Management wants to know the state of the AUT but they don’t really know what questions to ask. Worse yet, when they do ask…

  • How does the build look?
  • How much testing is left?
  • What are the major problems?
…I don’t know how to provide the simple answer they want. Well, my team has been using a successful little trick that is super easy to implement.

We listed our modules on an old fashioned white board in an area that gets people traffic. Every three weeks, on build day, we run the smoke tests on the new build and if all tests for a given module pass, the module gets a little green smiley face drawn next to it. If any tests for a given module fail (to the extent said module is unaccepted), the module gets a sad red face. Finally, if any tests for a given module fail but we can work around the problems and accept the module, we draw a blue straight face.
The white board slowly gets updated throughout the course of the day by me and my other QA colleagues as we complete smoke tests for each module. Satish looks happy in this picture because we were having a good build day. The various managers and dev leads naturally walk past the white board throughout the day and have instant knowledge of the state of the build. It shields QA from having to constantly answer questions. Instead, we hear fun remarks like “Looks like you finally got a big smiley on System Admin Server, Stephanie, that’s a relief!” or “What’s up with all the red sad faces on your server solutions, Rob? ”.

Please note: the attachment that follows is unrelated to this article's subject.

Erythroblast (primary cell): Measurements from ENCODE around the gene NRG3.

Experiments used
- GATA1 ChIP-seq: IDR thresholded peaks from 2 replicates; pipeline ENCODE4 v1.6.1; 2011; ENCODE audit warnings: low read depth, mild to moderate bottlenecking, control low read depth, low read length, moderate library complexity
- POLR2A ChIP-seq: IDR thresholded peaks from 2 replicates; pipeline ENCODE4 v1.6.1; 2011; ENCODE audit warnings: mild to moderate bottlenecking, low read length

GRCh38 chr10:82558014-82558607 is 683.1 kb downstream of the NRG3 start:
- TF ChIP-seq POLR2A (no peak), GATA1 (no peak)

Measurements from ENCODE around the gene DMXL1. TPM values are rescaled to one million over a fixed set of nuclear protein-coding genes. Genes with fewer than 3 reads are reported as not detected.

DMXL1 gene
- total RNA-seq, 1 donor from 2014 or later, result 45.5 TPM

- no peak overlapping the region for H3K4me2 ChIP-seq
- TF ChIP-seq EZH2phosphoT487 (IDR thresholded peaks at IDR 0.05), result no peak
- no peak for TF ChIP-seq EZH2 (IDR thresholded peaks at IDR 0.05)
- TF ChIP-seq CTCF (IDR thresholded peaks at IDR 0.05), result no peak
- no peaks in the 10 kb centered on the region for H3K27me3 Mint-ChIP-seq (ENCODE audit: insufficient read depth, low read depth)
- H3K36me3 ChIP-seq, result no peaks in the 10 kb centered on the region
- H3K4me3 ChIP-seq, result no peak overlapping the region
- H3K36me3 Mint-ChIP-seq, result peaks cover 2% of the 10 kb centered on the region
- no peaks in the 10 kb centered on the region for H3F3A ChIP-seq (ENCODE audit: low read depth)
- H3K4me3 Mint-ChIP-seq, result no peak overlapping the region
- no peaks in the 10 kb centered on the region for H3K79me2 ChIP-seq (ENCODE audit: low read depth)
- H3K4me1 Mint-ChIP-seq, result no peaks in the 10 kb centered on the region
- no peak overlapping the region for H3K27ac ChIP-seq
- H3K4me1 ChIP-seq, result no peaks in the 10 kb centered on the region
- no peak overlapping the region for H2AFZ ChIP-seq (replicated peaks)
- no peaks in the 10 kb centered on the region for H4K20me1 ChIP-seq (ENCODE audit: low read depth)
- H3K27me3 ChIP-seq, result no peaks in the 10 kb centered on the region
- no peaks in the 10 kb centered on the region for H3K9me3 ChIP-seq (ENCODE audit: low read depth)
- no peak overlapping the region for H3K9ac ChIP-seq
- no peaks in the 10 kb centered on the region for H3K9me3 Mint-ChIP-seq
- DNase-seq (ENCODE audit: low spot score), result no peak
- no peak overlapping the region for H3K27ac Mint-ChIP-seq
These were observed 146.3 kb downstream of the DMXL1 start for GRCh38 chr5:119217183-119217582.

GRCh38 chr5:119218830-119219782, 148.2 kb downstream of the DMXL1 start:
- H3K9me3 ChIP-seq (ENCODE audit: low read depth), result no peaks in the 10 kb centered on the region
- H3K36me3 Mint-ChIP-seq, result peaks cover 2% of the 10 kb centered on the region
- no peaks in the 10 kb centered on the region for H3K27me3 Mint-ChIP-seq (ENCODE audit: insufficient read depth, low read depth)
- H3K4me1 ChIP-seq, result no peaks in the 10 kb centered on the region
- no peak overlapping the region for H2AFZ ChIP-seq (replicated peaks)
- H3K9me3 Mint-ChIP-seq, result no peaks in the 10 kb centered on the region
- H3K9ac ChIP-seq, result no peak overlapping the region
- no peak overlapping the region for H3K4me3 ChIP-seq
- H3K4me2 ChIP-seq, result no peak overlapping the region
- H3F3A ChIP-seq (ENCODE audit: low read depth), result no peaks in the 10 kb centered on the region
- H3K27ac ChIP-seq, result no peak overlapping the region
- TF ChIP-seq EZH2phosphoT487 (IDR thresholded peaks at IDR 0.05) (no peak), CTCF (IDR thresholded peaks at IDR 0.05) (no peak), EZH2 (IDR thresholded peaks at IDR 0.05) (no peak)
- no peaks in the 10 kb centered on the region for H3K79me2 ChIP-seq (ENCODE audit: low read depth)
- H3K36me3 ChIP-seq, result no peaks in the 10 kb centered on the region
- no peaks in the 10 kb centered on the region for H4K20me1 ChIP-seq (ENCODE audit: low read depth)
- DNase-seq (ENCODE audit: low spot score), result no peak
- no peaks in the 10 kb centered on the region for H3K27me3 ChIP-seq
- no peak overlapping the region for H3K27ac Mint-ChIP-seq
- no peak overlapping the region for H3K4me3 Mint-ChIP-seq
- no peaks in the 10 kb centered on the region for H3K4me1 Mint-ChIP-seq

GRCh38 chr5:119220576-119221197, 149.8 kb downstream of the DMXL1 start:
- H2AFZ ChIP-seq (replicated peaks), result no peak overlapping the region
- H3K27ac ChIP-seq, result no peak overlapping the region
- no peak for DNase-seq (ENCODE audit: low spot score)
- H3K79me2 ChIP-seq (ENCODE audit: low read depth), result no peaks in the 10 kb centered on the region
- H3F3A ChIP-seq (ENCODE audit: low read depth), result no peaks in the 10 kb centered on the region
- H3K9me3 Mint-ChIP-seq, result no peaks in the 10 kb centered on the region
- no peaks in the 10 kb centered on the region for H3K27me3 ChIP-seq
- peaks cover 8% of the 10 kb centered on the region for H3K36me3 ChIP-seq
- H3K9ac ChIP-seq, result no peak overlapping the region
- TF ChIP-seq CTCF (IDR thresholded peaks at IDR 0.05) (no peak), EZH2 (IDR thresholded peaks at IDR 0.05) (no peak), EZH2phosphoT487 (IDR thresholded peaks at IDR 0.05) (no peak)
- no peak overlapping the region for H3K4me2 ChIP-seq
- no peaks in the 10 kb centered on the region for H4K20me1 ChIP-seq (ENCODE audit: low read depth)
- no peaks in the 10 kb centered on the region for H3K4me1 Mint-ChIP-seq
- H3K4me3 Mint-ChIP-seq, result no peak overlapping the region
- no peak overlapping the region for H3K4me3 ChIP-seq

Our build day white board was inspired by James Bach’s Low-Tech Dashboard, which contains some really cool ideas, some of which my team will experiment with soon. Michael Bolton introduced this to me in his excellent Rapid Software Testing class. Bach’s Low-Tech Dashboard is more complex but in exchange, it fends off even more inquisitive managers.

If your company is obsessed with portals, gantt charts, spreadsheets, test case/defect reports, and e-mails, drawing smiley faces on a white board may be a refreshing alternative that will require less administrative work than its high-tech alternatives.


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